In older sport fish ponds, nitrogen fertilization does not seem necessary. Good fish production can be achieved by phosphorus fertilization only, as nitrogen is derived from nitrogen fixation and subsequent decomposition of organic matter from dead nitrifying organisms.
However, nitrogen fertilization should not be stopped in older ponds for food fish production that have higher standing crops of culture animals than sport fish ponds. This is illustrated in Table 1 with data from a tilapia fertilization experiment.
An N:P ratio of 2:1 or 1:1 probably should be maintained in older ponds for food fish production. Similar ratios should be maintained in older ponds filled with brackish water or seawater in which nitrogen fixation is less than in freshwater.
In an experiment at Auburn University, the annual fertilizer dose was applied as a single application or divided into applications made at intervals of two months, one month, two weeks, one week and one day. The most effective increment was two weeks, but there was little difference between the two-week and monthly applications.
Boyd, Tilapia production, Table 1
N – P2O5
|Tilapia Production (kg/ha)|
|0 – 20||651|
|5 – 20||947|
|20 – 20||930|
The following suggestions can help guide pond fertilization practices.
- Use a fertilizer rate of 6 kg N and 3 kg P2O5/ha in new ponds or ponds from which sediment was recently removed.
- Reduce the nitrogen rate to 3 kg/ha or less in ponds more than 5 years old.
- Initially apply fertilizers at two-week intervals. Once a satisfactory plankton bloom is achieved, the frequency can be increased based on bloom density.
- Premix fertilizers in water and splash the resulting solution over pond surfaces to increase dissolution of nutrients in water.
- If a phytoplankton bloom is not achieved, or if the bloom is not dense enough, increase the fertilization rates of the N and P2O5 inputs, separately or both.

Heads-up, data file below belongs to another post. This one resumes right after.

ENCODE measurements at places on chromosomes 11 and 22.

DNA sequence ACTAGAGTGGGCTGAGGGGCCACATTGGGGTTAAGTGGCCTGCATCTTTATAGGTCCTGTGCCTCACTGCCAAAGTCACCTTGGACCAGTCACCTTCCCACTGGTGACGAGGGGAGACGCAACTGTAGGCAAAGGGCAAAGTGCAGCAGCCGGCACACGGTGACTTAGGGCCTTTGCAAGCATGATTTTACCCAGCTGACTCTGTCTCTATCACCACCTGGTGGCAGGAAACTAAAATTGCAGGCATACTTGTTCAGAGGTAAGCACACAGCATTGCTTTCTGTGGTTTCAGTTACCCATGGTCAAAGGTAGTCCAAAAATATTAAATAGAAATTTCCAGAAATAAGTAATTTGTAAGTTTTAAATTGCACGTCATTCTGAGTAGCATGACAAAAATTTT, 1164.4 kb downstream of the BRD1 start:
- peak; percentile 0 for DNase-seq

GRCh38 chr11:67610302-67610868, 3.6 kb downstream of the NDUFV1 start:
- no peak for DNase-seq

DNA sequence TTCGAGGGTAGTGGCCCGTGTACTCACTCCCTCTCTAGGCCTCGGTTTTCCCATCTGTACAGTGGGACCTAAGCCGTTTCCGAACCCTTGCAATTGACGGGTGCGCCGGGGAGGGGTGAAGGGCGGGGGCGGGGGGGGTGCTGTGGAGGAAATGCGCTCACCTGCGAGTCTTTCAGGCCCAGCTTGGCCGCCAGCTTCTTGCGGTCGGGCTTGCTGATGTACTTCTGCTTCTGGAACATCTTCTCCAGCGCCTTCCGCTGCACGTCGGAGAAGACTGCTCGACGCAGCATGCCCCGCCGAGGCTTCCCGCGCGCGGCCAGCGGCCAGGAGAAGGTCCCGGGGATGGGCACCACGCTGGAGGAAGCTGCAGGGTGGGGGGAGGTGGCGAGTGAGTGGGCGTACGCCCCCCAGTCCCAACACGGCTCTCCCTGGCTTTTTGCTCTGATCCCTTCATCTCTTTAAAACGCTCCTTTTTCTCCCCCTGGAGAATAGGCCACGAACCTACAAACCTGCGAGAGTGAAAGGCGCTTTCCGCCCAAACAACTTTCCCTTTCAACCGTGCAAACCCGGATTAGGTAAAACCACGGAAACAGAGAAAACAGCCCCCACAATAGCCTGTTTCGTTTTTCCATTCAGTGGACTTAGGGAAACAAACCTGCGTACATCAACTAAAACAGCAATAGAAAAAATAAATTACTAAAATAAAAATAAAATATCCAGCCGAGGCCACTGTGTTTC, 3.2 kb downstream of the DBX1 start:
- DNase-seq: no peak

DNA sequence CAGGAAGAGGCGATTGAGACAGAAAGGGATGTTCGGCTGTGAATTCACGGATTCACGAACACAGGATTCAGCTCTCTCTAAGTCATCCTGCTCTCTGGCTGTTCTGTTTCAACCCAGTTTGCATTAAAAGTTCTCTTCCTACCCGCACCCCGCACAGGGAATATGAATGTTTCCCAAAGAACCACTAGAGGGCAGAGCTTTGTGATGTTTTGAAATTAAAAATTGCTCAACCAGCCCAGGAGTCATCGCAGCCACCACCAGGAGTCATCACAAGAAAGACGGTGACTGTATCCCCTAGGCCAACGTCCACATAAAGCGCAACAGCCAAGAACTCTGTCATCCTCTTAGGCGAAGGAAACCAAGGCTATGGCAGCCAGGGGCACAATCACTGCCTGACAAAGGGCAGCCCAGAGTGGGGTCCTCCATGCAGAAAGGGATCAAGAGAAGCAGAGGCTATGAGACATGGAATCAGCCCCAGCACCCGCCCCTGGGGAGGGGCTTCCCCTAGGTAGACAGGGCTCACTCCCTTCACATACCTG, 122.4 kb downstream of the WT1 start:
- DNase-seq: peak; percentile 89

A 20-10-0 fertilizer applied at 30 kg/ha provides 6 kg N and 3 kg P2O5/ha, while 15 kg/ha of 20-20-0 fertilizer gives 3 kg N and 3 kg P2O5/ha. If mixed fertilizers are unavailable, the fertilizer compounds listed in Table 2 can be applied separately.
Boyd, Typical nutrient content, Table 2
|Fertilizer||kg N/kg Fertilizer||kg P2O5/kg Fertilizer|
To illustrate, the amounts of urea and triple superphosphate (TSP) necessary for 6 kg N and 3 kg P2O5/ha can be calculated in the example to right.
Applying 13.3 kg/ha urea and 6.5 kg/ha of triple superphosphate provides the same nutrient input as 30 kg/ha of 20-10-0 fertilizer or 15 kg/ha of 20-20-0 fertilizer.
Pond fertilization does not provide satisfactory results in ponds with acidic bottom soils or whose water has low alkalinity. Sport fish ponds with less than 20 mg/L total alkalinity, food fish ponds with less than 50 mg/L alkalinity and crustacean ponds with less than 90 mg/L alkalinity should be limed for effective fertilization. However, liming materials should be applied at least a week before fertilizers are applied.
(Editor’s Note: This article was originally published in the July/August 2010 print edition of the Global Aquaculture Advocate.)